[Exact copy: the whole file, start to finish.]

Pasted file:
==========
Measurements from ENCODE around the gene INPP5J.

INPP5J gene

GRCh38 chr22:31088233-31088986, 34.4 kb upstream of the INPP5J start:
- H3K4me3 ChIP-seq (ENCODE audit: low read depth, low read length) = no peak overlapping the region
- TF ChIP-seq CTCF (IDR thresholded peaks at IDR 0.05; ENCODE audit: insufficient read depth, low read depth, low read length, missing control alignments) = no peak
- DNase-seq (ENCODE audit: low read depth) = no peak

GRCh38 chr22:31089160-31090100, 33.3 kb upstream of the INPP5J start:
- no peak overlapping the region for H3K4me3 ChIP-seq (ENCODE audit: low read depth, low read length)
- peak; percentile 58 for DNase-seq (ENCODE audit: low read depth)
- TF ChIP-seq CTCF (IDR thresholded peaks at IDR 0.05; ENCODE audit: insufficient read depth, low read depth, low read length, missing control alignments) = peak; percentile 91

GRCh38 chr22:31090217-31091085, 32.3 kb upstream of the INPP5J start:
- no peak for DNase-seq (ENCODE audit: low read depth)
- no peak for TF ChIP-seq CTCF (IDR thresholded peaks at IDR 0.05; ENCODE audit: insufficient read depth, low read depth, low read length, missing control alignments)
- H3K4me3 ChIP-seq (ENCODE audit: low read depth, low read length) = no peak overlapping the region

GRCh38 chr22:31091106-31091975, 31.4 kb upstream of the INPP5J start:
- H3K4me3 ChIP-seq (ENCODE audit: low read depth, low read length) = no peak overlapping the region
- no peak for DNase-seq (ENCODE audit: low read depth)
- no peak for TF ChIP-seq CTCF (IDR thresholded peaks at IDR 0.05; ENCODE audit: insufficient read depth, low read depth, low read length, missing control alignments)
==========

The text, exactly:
Measurements from ENCODE around the gene INPP5J.

INPP5J gene

GRCh38 chr22:31088233-31088986, 34.4 kb upstream of the INPP5J start:
- H3K4me3 ChIP-seq (ENCODE audit: low read depth, low read length) = no peak overlapping the region
- TF ChIP-seq CTCF (IDR thresholded peaks at IDR 0.05; ENCODE audit: insufficient read depth, low read depth, low read length, missing control alignments) = no peak
- DNase-seq (ENCODE audit: low read depth) = no peak

GRCh38 chr22:31089160-31090100, 33.3 kb upstream of the INPP5J start:
- no peak overlapping the region for H3K4me3 ChIP-seq (ENCODE audit: low read depth, low read length)
- peak; percentile 58 for DNase-seq (ENCODE audit: low read depth)
- TF ChIP-seq CTCF (IDR thresholded peaks at IDR 0.05; ENCODE audit: insufficient read depth, low read depth, low read length, missing control alignments) = peak; percentile 91

GRCh38 chr22:31090217-31091085, 32.3 kb upstream of the INPP5J start:
- no peak for DNase-seq (ENCODE audit: low read depth)
- no peak for TF ChIP-seq CTCF (IDR thresholded peaks at IDR 0.05; ENCODE audit: insufficient read depth, low read depth, low read length, missing control alignments)
- H3K4me3 ChIP-seq (ENCODE audit: low read depth, low read length) = no peak overlapping the region

GRCh38 chr22:31091106-31091975, 31.4 kb upstream of the INPP5J start:
- H3K4me3 ChIP-seq (ENCODE audit: low read depth, low read length) = no peak overlapping the region
- no peak for DNase-seq (ENCODE audit: low read depth)
- no peak for TF ChIP-seq CTCF (IDR thresholded peaks at IDR 0.05; ENCODE audit: insufficient read depth, low read depth, low read length, missing control alignments)